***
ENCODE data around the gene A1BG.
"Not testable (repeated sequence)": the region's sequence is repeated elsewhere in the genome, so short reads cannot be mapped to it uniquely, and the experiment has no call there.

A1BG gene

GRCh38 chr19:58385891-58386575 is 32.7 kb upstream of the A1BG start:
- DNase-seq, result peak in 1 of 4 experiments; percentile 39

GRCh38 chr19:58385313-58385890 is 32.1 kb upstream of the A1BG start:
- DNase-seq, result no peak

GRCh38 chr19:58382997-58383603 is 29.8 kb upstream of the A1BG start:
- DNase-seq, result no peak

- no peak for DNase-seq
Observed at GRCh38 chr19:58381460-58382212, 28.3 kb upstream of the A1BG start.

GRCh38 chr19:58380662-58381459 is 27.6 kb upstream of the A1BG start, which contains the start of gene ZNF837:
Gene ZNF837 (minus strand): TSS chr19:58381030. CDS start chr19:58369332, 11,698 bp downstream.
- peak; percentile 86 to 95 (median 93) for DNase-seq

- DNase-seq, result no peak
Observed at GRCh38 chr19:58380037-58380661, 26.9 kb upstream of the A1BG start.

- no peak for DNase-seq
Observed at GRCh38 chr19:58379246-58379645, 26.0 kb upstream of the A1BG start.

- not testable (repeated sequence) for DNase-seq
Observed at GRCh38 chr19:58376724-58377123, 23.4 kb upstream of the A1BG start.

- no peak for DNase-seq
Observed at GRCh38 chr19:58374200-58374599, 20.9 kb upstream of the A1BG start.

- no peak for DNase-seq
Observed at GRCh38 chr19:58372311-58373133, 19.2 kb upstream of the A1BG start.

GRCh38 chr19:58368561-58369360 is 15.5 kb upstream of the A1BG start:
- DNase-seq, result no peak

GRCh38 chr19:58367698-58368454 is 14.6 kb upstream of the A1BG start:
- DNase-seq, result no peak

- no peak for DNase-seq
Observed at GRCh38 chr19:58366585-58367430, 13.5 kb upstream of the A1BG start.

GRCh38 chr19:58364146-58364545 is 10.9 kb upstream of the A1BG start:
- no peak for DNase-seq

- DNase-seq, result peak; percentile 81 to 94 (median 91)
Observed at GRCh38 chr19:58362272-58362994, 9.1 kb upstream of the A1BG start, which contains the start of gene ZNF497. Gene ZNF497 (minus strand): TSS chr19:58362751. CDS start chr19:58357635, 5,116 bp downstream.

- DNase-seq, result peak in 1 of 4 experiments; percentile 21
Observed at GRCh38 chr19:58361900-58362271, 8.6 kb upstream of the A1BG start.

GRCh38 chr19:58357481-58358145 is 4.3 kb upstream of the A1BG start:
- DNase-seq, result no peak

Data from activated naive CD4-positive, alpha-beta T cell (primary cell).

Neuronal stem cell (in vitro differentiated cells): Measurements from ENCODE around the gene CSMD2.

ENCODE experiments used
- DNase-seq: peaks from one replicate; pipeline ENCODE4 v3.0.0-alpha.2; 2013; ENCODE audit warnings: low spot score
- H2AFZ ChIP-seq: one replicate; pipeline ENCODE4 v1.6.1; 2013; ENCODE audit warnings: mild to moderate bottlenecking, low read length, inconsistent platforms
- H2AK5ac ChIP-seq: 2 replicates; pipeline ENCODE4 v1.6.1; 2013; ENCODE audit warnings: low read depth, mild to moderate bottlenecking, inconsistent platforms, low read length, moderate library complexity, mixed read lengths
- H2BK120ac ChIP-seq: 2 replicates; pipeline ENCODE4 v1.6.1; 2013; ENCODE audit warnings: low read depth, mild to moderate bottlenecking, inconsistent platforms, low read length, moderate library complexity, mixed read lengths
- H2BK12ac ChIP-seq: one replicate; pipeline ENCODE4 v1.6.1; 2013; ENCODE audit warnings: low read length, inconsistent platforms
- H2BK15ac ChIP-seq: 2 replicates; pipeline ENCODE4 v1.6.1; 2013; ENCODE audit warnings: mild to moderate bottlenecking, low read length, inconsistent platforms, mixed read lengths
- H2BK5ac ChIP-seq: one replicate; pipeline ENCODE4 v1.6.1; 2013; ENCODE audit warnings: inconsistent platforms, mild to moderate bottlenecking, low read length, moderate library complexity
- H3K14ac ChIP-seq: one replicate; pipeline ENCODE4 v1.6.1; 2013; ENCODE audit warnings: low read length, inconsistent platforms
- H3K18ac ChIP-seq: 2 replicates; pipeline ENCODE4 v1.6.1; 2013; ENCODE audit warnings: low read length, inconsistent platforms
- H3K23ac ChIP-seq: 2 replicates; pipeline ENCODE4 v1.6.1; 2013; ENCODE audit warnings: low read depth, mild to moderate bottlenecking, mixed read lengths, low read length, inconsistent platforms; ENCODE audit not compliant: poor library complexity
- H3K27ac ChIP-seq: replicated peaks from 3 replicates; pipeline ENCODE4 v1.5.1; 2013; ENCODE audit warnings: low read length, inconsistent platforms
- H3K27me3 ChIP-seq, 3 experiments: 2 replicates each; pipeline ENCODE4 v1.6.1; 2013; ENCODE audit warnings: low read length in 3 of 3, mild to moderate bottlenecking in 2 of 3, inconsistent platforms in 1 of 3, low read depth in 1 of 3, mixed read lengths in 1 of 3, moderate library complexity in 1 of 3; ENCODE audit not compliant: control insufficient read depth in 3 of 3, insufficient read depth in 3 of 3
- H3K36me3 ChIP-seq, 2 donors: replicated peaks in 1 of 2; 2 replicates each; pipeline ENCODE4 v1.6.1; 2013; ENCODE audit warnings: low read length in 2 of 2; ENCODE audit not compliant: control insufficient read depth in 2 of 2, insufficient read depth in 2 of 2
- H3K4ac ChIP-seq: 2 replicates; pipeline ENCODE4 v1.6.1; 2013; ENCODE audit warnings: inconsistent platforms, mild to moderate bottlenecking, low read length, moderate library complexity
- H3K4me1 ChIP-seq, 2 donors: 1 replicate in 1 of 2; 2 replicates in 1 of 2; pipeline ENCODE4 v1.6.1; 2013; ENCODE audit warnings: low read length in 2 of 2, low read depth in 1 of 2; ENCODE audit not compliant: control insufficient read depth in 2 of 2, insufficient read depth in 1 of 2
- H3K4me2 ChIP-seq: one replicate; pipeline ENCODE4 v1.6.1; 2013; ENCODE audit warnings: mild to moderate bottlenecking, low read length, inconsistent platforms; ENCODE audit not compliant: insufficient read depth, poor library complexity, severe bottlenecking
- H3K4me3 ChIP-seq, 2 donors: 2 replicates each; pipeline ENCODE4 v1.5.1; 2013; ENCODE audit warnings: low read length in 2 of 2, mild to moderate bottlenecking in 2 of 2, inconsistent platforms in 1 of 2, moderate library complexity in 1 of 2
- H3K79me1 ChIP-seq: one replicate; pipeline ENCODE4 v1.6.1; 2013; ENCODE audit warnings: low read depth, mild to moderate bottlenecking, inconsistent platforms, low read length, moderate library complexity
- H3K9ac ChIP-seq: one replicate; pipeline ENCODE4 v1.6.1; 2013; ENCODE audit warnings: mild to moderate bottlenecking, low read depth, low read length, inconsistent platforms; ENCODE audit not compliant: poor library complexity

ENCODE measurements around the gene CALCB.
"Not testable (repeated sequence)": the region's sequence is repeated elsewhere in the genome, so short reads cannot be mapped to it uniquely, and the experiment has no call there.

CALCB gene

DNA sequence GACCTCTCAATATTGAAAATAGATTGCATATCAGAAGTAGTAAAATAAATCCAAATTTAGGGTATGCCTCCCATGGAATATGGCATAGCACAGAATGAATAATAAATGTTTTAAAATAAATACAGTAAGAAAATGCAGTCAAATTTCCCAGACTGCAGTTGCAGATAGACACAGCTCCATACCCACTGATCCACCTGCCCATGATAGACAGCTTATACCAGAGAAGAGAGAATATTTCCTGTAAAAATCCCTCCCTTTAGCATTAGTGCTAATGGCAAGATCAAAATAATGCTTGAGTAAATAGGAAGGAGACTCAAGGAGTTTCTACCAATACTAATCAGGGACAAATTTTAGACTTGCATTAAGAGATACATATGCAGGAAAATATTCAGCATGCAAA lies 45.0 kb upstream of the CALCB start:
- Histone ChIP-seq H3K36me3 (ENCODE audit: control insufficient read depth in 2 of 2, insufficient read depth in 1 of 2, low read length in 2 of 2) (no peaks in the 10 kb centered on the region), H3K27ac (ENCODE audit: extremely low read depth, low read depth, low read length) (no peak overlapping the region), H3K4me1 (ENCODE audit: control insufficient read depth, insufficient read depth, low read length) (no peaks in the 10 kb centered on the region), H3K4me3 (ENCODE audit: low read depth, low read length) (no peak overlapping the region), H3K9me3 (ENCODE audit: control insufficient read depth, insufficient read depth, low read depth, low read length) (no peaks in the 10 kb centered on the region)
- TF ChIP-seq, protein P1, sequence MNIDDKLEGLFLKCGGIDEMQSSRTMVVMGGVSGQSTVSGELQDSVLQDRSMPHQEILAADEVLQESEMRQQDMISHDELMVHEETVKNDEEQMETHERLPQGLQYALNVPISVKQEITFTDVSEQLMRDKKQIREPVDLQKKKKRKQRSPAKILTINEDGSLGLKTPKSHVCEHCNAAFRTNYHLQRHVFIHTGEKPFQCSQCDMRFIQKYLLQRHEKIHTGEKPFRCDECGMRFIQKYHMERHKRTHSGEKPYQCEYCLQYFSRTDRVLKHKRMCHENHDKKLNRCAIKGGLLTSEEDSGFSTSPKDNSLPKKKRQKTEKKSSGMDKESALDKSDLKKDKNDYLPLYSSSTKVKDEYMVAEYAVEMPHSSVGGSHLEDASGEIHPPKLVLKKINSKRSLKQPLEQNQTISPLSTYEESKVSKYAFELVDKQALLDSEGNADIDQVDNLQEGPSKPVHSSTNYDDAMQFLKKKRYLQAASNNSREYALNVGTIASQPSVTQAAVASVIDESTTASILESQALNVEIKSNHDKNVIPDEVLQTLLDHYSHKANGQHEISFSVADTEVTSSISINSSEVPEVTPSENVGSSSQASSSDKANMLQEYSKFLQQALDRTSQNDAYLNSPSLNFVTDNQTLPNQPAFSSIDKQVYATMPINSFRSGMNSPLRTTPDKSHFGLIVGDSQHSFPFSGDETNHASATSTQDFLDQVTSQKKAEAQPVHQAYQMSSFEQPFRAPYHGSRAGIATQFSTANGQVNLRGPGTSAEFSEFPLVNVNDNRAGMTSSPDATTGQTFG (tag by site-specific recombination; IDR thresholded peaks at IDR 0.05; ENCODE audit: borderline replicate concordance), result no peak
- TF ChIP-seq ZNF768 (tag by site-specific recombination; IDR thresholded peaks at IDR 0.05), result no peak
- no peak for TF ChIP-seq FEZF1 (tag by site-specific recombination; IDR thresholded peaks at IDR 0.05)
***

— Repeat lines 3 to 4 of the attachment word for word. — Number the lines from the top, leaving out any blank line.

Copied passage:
A1BG gene

GRCh38 chr19:58385891-58386575 is 32.7 kb upstream of the A1BG start: